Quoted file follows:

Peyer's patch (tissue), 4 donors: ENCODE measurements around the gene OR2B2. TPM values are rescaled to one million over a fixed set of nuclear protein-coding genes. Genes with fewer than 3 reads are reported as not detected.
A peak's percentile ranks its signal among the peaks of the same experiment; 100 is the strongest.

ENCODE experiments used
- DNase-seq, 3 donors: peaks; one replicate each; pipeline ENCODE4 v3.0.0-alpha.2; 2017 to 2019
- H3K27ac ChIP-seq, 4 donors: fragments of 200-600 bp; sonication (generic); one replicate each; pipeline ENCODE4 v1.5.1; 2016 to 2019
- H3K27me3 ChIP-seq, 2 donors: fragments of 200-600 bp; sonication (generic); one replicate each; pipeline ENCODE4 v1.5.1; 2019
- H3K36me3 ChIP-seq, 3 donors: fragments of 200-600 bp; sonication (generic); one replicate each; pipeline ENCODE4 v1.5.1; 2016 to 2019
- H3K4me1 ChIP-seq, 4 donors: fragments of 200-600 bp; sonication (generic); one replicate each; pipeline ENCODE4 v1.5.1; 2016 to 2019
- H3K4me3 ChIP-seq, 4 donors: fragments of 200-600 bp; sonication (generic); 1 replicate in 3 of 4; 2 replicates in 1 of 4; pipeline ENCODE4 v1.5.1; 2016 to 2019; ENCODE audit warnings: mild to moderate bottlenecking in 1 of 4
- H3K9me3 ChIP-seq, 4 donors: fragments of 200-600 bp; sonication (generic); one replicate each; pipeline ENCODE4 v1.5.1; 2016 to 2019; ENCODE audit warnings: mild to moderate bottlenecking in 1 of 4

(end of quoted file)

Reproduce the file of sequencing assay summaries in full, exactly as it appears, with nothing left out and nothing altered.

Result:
Peyer's patch (tissue), 4 donors: ENCODE measurements around the gene OR2B2. TPM values are rescaled to one million over a fixed set of nuclear protein-coding genes. Genes with fewer than 3 reads are reported as not detected.
A peak's percentile ranks its signal among the peaks of the same experiment; 100 is the strongest.

ENCODE experiments used
- DNase-seq, 3 donors: peaks; one replicate each; pipeline ENCODE4 v3.0.0-alpha.2; 2017 to 2019
- H3K27ac ChIP-seq, 4 donors: fragments of 200-600 bp; sonication (generic); one replicate each; pipeline ENCODE4 v1.5.1; 2016 to 2019
- H3K27me3 ChIP-seq, 2 donors: fragments of 200-600 bp; sonication (generic); one replicate each; pipeline ENCODE4 v1.5.1; 2019
- H3K36me3 ChIP-seq, 3 donors: fragments of 200-600 bp; sonication (generic); one replicate each; pipeline ENCODE4 v1.5.1; 2016 to 2019
- H3K4me1 ChIP-seq, 4 donors: fragments of 200-600 bp; sonication (generic); one replicate each; pipeline ENCODE4 v1.5.1; 2016 to 2019
- H3K4me3 ChIP-seq, 4 donors: fragments of 200-600 bp; sonication (generic); 1 replicate in 3 of 4; 2 replicates in 1 of 4; pipeline ENCODE4 v1.5.1; 2016 to 2019; ENCODE audit warnings: mild to moderate bottlenecking in 1 of 4
- H3K9me3 ChIP-seq, 4 donors: fragments of 200-600 bp; sonication (generic); one replicate each; pipeline ENCODE4 v1.5.1; 2016 to 2019; ENCODE audit warnings: mild to moderate bottlenecking in 1 of 4